|Paddy Foley´s Irish Pub. Schandauer Straße 55, 01277 Dresden, Germany|
I'm just back from a trip to Ireland, which was wonderful in a lot of ways and a bit worrisome in some others. One worrisome thing was the state of the Irish pub.
The Irish pub is something of a cliche here in America. Literally thousands of corporate and not-so-corporate bars play to the image of the Irish pub as the beating heart of the community; the center of boozy sociality and fun. I once worked for a man who made a fortune supplying bric-a-brac for these and similarly themed bars.
But there was a truth behind the stupid cliches: pubs in Ireland were often vital social centers for the communities in which they resided. Being in and participating in the din of conversation in a smoky, too-warm pub with a pint in front of you was always one of the highlights of any trip to Ireland.
But Ireland and its pubs have undergone many changes since I was there last in the mid-nineties. Ireland is, decidedly, part of Europe now. The economic boom I saw happening then has busted, and there has been a further boom and bust in the real estate market. Ireland is no longer a country remarkable for being mostly empty and is no longer remarkable for the number of its younger people working abroad. Those younger people stayed home in the nineties to take advantage of the economic good times, and after that prospects elsewhere were hardly sunnier than prospects at home.
The population, which had stayed at about three million for decades, is now steadily closing in on five million. The change is most obvious in Dublin, which has become a truly expensive cosmopolis, but every county in the Republic is seeing substantial rises in population.
I've lived in and visited many bustling towns--New York City, Philadelphia, London--but today's Dublin may well take the cake as the most harried-feeling of them. This is indicative of some great changes in Irish culture, but also of some lingering elements of the old Ireland.
One reason why Dublin is so harried is that the people seem to want to live up to their self-image of Dublin as a modern, bustling "world city." But another reason seems to be that the Irish feel that their current economic difficulties and austerity are their just deserts for having so enthusiastically embraced Mammon. Guilt is a far stronger current in Ireland's response to the economic travails of the last 15 years or so than America's. To be harried and hurried is a sort of ritual penance for having enjoyed wealth, for having central heat, for having borrowed money, for having used a credit card, for having eaten pate.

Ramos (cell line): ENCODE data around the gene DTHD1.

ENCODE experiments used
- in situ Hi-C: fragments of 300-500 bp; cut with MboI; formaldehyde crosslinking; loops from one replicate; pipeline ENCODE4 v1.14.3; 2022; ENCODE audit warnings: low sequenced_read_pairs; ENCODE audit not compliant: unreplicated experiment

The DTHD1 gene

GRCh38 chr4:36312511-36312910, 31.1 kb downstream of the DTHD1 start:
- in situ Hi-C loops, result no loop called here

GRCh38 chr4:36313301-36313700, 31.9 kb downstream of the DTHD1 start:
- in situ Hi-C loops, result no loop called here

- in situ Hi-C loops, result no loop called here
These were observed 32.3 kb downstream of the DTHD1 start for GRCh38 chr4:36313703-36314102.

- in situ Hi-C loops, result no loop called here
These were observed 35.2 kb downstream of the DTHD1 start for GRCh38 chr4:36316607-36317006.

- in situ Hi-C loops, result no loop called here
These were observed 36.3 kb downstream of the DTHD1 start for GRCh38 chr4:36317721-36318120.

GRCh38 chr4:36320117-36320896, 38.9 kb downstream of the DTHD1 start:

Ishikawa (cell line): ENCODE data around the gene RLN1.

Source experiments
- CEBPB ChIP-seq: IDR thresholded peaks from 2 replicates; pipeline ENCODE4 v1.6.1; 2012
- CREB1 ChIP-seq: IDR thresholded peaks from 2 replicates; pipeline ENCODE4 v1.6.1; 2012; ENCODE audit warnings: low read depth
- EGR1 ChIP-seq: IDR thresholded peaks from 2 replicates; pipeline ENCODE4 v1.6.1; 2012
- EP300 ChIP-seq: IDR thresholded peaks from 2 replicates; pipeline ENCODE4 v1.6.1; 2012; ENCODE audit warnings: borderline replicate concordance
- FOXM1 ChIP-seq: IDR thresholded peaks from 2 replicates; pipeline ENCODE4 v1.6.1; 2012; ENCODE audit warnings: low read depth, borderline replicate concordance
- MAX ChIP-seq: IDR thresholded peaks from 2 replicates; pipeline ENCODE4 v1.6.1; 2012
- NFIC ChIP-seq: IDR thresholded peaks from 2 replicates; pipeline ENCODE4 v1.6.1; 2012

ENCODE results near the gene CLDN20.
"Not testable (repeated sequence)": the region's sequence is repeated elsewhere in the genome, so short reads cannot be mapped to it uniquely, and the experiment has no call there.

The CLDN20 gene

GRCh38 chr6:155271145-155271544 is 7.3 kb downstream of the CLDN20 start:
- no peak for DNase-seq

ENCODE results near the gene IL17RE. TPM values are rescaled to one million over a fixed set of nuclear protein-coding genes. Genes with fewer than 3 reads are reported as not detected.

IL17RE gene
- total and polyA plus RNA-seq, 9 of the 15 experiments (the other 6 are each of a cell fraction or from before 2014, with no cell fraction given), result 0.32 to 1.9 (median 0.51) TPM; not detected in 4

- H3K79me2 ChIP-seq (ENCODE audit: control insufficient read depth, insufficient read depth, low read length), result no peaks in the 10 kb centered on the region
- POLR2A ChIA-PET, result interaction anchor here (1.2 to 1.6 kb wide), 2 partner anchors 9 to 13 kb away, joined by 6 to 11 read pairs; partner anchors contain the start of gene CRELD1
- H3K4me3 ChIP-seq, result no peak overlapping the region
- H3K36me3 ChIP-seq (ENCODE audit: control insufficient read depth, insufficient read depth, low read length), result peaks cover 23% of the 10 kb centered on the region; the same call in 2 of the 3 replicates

This guilt, played upon pretty nakedly by the government's "get working" campaign, shows how, in some ways at least, the new Ireland isn't so different from the self-hating Ireland of the past. (Irish self-hatred, while not a big part of the cliche-Ireland we see so often, is an absolute fixture of Irish literature and cinema.)
In the pubs, though, change is obvious. Older locals--the former beer-soaked, urine-smelling centers of neighborhood sociality--are now beer-soaked, urine-smelling centers of not much. Young folk don't frequent the locals as their elders did before them. This is partially because there are so many young folk around (the 15-30 cohort is significantly larger than, say, the 35-50 cohort), that they have developed a pretty strong generational consciousness. This big cohort also coincided with a number of great changes in Ireland--the growing realization that Ireland could be part of Europe, and not just a former part of the decaying British Empire; and the growing realization that Ireland need not be poor and backward, that Ireland could be a place where others came seeking opportunity, not the place that supplied cheap labor to construction crews in London and Irish-themed pubs in America.
Forgoing the traditional pub is, apparently, part and parcel of becoming the new Ireland. But the new Ireland is a bit soul-less, and, in many ways seems to partake a little too strongly of the guilt and self-hatred of the old Ireland. Slavishly becoming more European or more American upper-middle-class is really little better than slavishly becoming more English. In fact, in some respects worse.
The old Irish pub that I knew--with Guinness and strong lager as the near-exclusive beverages, with damn-near everyone smoking, with windows shut against fresh air (known in Ireland as a "draft) with a universal and absolute determination--was hardly a paradise. And it wasn't really "traditional" if what you mean by that is unchanging. The lager of the 80s and 90s was a change made in response to changing consumer preferences, as were the video game machines, the televisions, the formal music events, etc. etc.
The pub as vital social institution always meant that the pub changed with the society around it. And while Irish society pre-1990 changed more slowly than it seems to now, it was not unchanging. But the rate of change does now seem to be overwhelming the old institution, and some of the changes happening inside of pubs seem to be mitigate against its social role in a way that, say, the introduction of lager did not.
Can a genuine & distinctive entity know as an Irish Pub survive when the TV is omnipresent and always on? Can it survive when loud music makes conversation impossible? Can it survive when there is so little distinctive or communal about it? Can it be reinvented to fulfill more or less the same social role in a new social setting?
I've ordered a (seemingly pretty pessimistic) book called A Pint of Plain by Bill Barich on the history & decline of the Irish pub to help me along toward answering some of these questions and I'll be posting more here as soon as it arrives.